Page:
Sun, Jan 13, 2008 - Page 5 News List

Legislative elections and referendums: Observers note calm atmosphere

ORDERLY AND ENTHUSIASTIC Unofficial international observers of yesterday's legislative elections also commented on the low number of young people taking part

By Jenny W. Hsu  /  STAFF REPORTER

Unofficial observers from overseas praised the calm atmosphere and efficiency of yesterday's elections, although some commented on the low turnout rate among younger voters.

Member of the European Parliament for Hamburg Georg Jarzembowski, who came to Taiwan to observe the election, said the smooth way in which the voting process proceeded was an indication of the maturity of the nation's democracy.

"We did not notice anything out of the ordinary. Everything went as the polls have suggested," Jarzembowski said.

The election results signify that voters are dissatisfied with the incumbent government and are yearning for a fresh beginning to revive the economy, he said.

Jarzembowski, who heads the European Parliament's Taiwan Friendship Group, said he did not observe any misconduct at any of the polling stations he surveyed yesterday.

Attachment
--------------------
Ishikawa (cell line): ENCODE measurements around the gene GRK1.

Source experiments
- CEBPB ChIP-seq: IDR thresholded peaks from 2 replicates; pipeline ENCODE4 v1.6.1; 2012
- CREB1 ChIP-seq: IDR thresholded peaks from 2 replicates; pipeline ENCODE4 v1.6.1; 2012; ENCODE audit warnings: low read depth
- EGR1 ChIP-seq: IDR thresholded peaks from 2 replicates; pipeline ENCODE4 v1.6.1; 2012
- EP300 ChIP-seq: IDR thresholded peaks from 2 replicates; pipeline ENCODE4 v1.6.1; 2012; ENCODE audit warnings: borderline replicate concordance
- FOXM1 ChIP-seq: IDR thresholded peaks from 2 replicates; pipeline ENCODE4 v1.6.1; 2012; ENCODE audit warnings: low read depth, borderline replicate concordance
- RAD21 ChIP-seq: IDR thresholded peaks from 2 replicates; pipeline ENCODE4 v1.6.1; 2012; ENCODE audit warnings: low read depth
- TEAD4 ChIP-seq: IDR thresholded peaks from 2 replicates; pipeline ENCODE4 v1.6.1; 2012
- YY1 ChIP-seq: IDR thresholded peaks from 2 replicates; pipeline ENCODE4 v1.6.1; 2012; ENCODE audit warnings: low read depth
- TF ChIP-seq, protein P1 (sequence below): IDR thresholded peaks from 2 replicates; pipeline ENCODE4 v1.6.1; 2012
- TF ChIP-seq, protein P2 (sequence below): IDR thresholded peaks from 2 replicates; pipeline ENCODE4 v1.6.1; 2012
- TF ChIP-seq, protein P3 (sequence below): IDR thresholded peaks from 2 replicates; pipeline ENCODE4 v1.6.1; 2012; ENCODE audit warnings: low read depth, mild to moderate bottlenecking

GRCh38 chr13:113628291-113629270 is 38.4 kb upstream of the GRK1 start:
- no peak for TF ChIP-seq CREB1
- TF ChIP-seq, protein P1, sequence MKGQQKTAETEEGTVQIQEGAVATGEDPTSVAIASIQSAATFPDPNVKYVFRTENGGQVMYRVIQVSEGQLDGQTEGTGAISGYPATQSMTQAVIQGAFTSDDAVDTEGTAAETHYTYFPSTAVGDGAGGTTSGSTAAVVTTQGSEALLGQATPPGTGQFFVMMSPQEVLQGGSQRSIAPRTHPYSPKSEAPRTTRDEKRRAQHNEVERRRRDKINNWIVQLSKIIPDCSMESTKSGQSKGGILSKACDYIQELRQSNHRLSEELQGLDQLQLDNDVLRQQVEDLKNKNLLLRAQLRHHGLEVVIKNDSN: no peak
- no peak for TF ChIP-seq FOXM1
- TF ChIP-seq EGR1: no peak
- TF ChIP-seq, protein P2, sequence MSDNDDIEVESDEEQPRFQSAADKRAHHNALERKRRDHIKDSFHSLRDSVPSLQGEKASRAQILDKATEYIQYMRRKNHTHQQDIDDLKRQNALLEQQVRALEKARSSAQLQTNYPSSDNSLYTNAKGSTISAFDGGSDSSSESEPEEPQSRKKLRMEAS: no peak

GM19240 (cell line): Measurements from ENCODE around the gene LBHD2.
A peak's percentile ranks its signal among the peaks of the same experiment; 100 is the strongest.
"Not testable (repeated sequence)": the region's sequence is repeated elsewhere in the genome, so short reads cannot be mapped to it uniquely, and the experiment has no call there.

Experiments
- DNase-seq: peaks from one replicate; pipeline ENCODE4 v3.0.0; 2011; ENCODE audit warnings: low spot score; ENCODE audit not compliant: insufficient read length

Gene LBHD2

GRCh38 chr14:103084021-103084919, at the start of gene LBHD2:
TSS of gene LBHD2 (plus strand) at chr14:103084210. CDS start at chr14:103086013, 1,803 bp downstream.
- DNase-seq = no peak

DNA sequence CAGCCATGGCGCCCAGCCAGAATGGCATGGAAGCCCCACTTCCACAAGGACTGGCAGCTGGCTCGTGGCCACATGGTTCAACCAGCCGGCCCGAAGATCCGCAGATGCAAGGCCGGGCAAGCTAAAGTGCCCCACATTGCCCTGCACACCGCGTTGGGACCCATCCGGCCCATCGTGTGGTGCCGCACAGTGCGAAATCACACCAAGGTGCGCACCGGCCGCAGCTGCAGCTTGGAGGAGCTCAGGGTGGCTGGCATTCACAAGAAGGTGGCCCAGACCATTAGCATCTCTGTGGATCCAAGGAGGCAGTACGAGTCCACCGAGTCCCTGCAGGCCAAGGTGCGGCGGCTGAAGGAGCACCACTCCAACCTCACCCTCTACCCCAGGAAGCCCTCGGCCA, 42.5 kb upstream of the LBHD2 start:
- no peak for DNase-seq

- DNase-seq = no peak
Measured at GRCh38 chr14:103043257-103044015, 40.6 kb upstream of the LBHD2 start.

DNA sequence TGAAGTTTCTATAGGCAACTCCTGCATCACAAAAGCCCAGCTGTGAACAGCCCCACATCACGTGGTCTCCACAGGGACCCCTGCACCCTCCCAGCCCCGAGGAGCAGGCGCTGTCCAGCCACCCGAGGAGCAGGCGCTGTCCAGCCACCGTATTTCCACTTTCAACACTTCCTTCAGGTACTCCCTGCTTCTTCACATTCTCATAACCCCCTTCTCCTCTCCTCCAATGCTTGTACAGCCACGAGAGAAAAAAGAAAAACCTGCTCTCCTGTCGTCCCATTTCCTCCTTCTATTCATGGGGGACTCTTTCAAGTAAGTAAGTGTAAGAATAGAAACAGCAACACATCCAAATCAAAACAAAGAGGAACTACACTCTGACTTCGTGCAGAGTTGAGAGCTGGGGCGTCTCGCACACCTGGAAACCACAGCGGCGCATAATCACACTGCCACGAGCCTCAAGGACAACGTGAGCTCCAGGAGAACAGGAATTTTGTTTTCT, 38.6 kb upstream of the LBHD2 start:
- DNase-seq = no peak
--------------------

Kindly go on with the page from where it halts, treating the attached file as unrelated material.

"The voters behaved just as we expected, orderly and enthusiastic," he said.

Jarzembowski said he was happy to see the candidates -- both winners and losers -- behave in a gracious manner.

Sebastian Dreyer, Taiwan Friendship Group secretary-general said the candidates had probably been on their best behavior because they knew their conduct in this election could influence the result of the presidential election in March.

Christopher Hughes, a professor of international relations at the London School of Economics, said the calmness of yesterday's elections was a "good thing, because in the past elections have been too emotional."

Hughes attended several election rallies and said groups of party supporters were relatively calm, even when rallies of opposing parties took place next to each other.

Gudrun Wacker, head of the Research Unit Asia from the German Institute for International and Security Affairs, said candidates' campaign platforms, especially in southern counties, were mostly localized and had concentrated on developing the region's economy.

Some graduate students from Johns Hopkins University's School of Advanced International Studies (SAIS) said there was a very low turnout among younger voters.

They said some students might have found it difficult to travel all the way home to vote.

One student, Christina Lin, said she was concerned to see a lack of involvement among young voters.

"Some of the students that I talked to did not plan to vote," SAIS student Andrew Publicover said.

The SAIS students said they were able to attend various election events and talk to candidates about their policies.

They said the trip helped them gain a better understanding of Taiwan's political climate, especially on the issue of national identity, cross-strait relations and the role of the US in China-Taiwan relations.

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